Bucket List Journey

Adventurer Annette White is well-known for her travels around the world — here she shares her favorite outdoorsy things to do on Virginia’s Eastern Shore

Like most avid travelers, I love exploring undiscovered gems, and the 70-mile peninsula of the Eastern Shore of Virginia is surely one of them.

Settled in the 1600s, the Eastern Shore of Virginia has preserved its old-world charm and is filled with historical stories. But there’s another side to the Shore, a side that will have you suspended
in the air on a hang glider or hiking through sand dunes to a secluded beach.

The Eastern Shore of Virginia is great for the history lover, but it’s also perfect for an outdoors fan like me.

With two coasts, six beaches, charming coastal towns and the longest stretch of undeveloped barrier islands on the East Coast, there’s plenty of adventure to be had — and adventure is my middle name. Whether you err to the daredevil side or are a romantic who just wants to enjoy some peace and quiet as you sojourn with nature, the Eastern Shore of Virginia has it all.

You just need to get off Route 13 and explore the best outdoorsy things to do in and around its nooks and crannies.

The famous ponies of the Chincoteague National Wildlife Refuge

1. See the Ponies of Chincoteague
The story about how the Chincoteague Ponies came to be on these islands (Chincoteague and Assateague) is mired in mystery — which only adds to their intrigue. There are two main theories:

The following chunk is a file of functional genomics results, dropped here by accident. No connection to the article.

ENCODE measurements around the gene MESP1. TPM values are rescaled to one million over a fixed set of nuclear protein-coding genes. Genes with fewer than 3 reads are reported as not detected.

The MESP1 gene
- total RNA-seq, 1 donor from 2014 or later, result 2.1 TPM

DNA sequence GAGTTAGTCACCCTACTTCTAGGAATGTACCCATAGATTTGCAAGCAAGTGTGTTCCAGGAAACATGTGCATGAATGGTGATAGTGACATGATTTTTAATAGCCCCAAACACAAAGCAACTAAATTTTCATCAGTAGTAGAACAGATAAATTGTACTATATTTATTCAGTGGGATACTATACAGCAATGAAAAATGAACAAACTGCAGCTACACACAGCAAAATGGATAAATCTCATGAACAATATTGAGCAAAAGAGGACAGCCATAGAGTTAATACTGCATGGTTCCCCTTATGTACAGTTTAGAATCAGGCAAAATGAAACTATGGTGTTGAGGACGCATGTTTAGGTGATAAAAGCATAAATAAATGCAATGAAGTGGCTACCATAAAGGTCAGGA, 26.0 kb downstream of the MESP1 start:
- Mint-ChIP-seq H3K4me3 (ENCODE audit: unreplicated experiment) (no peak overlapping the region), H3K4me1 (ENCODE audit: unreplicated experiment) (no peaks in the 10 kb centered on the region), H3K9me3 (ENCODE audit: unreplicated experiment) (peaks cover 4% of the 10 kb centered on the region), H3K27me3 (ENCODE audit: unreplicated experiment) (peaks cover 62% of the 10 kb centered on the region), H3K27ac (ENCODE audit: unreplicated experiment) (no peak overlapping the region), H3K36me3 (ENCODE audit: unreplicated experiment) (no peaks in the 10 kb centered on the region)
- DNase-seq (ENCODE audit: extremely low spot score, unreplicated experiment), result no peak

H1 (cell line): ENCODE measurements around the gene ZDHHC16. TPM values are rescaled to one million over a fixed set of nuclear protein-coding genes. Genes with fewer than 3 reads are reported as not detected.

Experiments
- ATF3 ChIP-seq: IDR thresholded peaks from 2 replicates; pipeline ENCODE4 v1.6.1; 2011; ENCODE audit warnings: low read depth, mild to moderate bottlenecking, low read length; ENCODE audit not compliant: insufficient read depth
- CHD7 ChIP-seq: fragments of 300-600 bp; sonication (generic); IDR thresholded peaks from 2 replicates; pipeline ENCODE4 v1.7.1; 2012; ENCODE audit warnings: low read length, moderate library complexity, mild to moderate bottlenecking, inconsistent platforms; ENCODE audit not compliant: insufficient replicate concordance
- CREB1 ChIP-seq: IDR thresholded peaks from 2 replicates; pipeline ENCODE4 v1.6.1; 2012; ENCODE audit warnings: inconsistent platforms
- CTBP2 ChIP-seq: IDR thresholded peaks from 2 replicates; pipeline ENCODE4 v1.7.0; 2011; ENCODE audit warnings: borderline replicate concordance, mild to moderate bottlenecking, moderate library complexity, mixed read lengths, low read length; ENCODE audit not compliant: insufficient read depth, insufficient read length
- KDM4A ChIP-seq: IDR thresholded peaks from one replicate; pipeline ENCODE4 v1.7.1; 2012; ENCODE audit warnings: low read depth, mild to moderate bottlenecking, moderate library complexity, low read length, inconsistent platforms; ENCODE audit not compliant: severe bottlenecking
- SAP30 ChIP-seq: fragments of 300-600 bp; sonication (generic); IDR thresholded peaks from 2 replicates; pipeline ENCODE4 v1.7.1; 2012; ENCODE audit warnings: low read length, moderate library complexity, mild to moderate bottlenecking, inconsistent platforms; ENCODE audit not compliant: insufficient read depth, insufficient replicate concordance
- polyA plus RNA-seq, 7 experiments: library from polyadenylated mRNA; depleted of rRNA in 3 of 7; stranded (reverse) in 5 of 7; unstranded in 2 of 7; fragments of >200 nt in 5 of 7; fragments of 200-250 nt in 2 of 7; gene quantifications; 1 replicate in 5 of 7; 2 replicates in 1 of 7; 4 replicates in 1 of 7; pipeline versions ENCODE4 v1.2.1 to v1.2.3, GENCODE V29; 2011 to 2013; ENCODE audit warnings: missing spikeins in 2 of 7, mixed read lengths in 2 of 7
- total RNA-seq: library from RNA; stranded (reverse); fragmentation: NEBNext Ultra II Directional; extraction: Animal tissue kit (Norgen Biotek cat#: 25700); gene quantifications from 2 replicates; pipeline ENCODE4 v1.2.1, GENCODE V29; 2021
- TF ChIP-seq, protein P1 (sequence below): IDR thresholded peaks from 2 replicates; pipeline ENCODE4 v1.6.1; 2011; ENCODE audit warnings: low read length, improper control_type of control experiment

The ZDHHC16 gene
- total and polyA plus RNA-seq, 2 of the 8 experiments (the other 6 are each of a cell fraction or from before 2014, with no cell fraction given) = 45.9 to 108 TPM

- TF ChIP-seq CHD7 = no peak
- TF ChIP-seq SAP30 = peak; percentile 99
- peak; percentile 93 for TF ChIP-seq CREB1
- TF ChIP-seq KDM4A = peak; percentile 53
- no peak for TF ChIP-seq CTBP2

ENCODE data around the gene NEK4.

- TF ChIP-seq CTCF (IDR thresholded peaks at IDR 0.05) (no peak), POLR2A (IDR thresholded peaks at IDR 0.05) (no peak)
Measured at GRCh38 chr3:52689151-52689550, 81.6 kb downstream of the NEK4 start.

Theory 1: These ponies were let loose on the island by early-17th-century settlers in an effort to avoid taxes and building expensive fences around their livestock.

Theory 2: These ponies are shipwreck survivors that found themselves marooned on these islands during that rampant 16th–17th-century period when there were a remarkable number of shipwrecks along the mid-Atlantic coastline.

No matter which theory excites you the most, taking a day off to bike or hike into the Chincoteague National Wildlife Refuge to try to spot these ponies will definitely be something worth writing home about. You can easily rent a bike at the Bike Depot.

While you are in Chincoteague, take the time to enjoy all the other attractions that it has to offer. From eclectic art galleries to some of the best homemade ice cream you will ever have, at Island Creamery (try a scoop of the appropriately named Pony Tracks), this funky beach town will keep you busy and absolutely elated all day.

2. Go Hang Gliding
Have you ever had one of those dreams in which you were a bird? Remember how free and liberated you felt? Well, now, you have a chance to have that experience in real life and check something amazing off your bucket list — hang gliding! It is one of the top adventurous things to do before you die. At Virginia Hang Gliding, there are a few things that they do differently: Instead of jumping off a cliff, you will be towed up by a plane while strapped in tandem to a state-of-the-art glider with a professional hang-gliding pilot.

Once you hit 2,000 feet, 3,200 feet, 4,000 feet or a mile high (it all depends on how strongly your daredevil whispers into your ear), you will be set loose. From that moment on, until you land, you will experience freedom like you have never known. Your pilot will go as crazy as you let him. Tell him that you like roller coasters — I dare you!

3. Hike the Savage Neck Dunes
The Savage Neck Dunes is something only the locals know about. And I am giving away the secret, because its beauty is meant to be experienced. An easy hike through a maritime forest leads to pristine sand dunes and a secluded beach (I was the only one there!). It’s completely free, so pack a picnic, a camera and go. This 300-acre preserve has to be one of the most secluded places in Virginia (outside of Tangier Island). On your hike, you will stumble upon miles of dunes, a mostly deserted beach and possibly some colorful butterflies or even a bald eagle.